Trudeau has seen his fair share of scandals over the years, but it’s gone to new heights recently. Going against the glossy progressive image he’s cultivated, Trudeau allegedly pressured former attorney general Jody Wilson-Raybould to drop corruption charges against Quebec engineering company SNC-Lavalin. There have been the usual defenses whenever something like this comes up like Trudeau was only trying to protect Canadian jobs, insisting that the choice was always Raybould’s. And just this past week, Trudeau had to apologize for making a snide remark in response to and indigenous activist’s concerns at an event. When the activist interrupted Trudeau’s speech to say, “Prime Minister Trudeau, people in Grassy Narrows are suffering from mercury poisoning, you committed to addressing this crisis.” Trudeau replied, “Thank you very much for your donation tonight. I really appreciate it.” The crowd cheered and laughed.

This is all awful for many reasons, would be awful for any Prime Minister to do. But it’s especially disappointing coming from Trudeau. During that honeymoon phase, Jody Wilson-Raybould was one of the diverse faces Trudeau was giving more power to. She was one of the very few aboriginal women in such a position of power as attorney-general. It was figures like her that helped Trudeau gain that glossy progressive image. Canada has a very long, discriminatory, abusive, and devastating history against its aboriginal people. It still treats its aboriginal people and the systematic oppression against them as less than and a non-priority. It’s a relationship Trudeau had said he was setting out to mend, but it’s clear now that there are limits and conditions to what Trudeau is willing to do and how much he is willing to listen.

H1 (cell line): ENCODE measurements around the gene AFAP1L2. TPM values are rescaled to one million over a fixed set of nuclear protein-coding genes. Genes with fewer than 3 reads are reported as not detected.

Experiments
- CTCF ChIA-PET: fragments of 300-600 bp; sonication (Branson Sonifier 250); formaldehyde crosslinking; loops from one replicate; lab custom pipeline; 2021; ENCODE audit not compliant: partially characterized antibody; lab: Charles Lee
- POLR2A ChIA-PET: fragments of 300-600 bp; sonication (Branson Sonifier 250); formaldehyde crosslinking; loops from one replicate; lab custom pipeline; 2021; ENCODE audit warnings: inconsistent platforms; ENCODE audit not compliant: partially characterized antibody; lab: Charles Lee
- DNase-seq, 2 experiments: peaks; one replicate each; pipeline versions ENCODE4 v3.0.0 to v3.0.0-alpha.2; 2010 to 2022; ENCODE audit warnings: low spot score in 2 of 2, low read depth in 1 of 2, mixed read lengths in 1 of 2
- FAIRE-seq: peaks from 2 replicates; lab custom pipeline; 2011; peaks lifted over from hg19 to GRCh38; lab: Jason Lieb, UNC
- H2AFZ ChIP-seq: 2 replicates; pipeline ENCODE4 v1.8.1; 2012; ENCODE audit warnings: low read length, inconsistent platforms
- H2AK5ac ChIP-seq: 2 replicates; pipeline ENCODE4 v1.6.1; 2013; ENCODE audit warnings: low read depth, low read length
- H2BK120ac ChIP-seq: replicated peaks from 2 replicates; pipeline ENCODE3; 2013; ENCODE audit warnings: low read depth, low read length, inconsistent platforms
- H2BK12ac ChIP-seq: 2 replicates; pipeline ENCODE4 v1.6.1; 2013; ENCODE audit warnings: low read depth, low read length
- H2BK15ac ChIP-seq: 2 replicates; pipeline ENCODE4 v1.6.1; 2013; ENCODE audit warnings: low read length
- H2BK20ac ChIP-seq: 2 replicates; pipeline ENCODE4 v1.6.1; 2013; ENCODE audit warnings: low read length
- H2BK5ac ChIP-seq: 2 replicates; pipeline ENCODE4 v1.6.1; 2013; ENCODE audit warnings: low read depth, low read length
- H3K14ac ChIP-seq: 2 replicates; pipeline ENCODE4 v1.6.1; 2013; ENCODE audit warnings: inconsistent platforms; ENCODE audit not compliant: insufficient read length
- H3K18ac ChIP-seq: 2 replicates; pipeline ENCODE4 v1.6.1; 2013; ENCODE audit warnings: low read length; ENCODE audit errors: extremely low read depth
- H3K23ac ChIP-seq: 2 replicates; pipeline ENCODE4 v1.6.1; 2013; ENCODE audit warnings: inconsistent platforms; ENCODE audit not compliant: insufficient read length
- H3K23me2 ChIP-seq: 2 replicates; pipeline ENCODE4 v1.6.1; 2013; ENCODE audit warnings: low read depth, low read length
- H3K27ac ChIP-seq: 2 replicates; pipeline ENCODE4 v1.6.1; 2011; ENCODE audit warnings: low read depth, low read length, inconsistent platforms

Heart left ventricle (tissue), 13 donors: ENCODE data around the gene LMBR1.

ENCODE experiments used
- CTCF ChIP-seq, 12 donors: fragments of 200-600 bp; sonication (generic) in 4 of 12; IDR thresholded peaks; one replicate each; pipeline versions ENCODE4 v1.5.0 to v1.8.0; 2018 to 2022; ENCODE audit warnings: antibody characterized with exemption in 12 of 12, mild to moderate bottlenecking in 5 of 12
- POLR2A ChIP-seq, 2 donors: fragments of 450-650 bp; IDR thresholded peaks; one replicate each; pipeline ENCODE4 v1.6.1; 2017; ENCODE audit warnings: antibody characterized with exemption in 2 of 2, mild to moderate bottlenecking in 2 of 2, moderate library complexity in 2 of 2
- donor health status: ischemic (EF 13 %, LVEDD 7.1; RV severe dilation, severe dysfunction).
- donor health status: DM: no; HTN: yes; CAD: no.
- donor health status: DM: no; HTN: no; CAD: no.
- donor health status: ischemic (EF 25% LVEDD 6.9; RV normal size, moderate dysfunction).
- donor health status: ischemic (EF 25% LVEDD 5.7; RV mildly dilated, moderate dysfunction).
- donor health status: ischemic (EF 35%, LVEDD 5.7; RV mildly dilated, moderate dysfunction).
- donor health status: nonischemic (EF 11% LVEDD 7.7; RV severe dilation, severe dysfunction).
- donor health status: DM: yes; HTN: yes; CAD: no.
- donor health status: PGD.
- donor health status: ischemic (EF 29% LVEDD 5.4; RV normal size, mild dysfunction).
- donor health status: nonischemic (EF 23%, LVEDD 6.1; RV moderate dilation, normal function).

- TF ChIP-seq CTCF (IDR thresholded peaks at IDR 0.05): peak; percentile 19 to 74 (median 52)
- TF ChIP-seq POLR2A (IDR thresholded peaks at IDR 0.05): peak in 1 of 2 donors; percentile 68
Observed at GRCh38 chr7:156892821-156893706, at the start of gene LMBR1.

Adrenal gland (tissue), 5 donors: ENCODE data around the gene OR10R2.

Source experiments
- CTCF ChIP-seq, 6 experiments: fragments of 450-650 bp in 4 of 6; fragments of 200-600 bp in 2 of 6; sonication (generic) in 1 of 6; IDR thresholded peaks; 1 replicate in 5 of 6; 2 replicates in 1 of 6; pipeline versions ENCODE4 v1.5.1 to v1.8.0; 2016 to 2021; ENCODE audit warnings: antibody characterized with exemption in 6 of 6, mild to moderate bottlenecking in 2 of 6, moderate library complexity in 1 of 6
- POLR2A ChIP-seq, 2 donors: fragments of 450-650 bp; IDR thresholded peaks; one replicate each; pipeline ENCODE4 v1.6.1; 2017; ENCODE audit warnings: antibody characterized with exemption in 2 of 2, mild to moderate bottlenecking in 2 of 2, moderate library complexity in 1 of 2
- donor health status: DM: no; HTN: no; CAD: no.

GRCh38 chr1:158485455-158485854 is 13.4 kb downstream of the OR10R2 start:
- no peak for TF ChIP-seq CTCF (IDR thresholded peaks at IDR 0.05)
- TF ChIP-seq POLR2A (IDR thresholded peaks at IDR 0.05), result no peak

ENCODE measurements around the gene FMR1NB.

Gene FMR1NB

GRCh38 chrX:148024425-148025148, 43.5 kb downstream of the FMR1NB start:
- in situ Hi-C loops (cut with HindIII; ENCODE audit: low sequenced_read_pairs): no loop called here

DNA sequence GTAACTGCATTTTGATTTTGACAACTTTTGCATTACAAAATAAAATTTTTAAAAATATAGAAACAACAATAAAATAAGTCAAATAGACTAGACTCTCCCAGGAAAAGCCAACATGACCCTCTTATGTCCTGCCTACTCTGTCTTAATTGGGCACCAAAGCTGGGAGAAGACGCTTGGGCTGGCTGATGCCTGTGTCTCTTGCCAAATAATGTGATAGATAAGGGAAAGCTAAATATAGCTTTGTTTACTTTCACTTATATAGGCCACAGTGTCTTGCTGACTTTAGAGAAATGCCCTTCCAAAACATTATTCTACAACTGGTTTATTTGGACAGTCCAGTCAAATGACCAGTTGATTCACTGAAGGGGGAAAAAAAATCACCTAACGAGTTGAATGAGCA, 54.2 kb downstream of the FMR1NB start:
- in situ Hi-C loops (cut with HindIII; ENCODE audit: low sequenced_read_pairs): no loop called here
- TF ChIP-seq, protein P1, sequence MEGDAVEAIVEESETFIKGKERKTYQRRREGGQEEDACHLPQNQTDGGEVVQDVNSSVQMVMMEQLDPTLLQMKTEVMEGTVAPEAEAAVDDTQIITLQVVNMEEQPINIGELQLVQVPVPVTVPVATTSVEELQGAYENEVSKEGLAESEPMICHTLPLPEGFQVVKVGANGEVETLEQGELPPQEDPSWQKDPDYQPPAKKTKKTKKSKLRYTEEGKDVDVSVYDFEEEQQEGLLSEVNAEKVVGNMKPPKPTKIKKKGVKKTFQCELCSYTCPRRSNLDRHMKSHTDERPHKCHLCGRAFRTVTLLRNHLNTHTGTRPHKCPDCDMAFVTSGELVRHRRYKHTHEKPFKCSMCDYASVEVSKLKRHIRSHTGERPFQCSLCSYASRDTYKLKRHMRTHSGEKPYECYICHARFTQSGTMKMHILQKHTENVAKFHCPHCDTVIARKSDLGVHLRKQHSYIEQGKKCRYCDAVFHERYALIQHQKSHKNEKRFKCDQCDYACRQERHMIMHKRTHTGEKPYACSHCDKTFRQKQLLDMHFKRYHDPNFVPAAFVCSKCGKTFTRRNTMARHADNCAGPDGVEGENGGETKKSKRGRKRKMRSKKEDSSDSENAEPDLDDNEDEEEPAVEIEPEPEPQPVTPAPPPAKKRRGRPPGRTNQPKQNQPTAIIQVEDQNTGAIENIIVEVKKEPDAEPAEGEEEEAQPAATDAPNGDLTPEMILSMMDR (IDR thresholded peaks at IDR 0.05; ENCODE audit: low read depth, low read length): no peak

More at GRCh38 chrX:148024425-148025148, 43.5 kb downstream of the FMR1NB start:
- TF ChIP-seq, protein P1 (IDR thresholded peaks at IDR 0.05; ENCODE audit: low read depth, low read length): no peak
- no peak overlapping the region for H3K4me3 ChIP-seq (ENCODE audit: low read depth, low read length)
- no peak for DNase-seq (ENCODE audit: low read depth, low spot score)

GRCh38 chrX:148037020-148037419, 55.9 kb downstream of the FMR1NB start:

The moment Trudeau told Raybould she would be attorney general back when he first took office, taken by Adam Scotti

Going back to 2016 for a minute, Trudeau was also a prominent figure in that infamous U.S. election. There were segments from programs like The Daily Show, interviews with outlets like Vox, and that viral clip of guys jokingly begging him to run for the U.S. presidency. All these people joking around with him about how much of a better place Canada seemed to be in, how much better he was than Clinton or Trump. And, I get it. Trudeau looks so good next to Trump. He’s young. He’s handsome. He’s “progressive” (I guess he really is next to Trump, but that’s a very low bar). He was saying all the right things. His appeal brought this rare worldwide attention onto Canada. But for too long, Trudeau has gotten away with so much because of how he looks next to Trump. As Rick Mercer (again, a Canadian Treasure whose weekly reports I deeply miss) said, “thanks to Donald Trump, the Prime Minister can now get away with anything! He’s off the radar.”

That honeymoon phase we had with Trudeau, it was worldwide. The progressive image he cultivated, all those jokey segments, they reinforced the stereotype that Canada is this nice place full of nice polite people. The stereotype that in Canada, there are no real problems. But the truth is, like with every country, Canada has countless problems. There are deeply ingrained systematic oppression and harmful partisanship. So, please, I beg you, give a shit about Canadian politics. Because we’re neighbors, our politics are connected, and it’s relevant to how we view what’s going on right here. It’s hard not to put hope in someone like Trudeau, but it’s important not to and hold him accountable.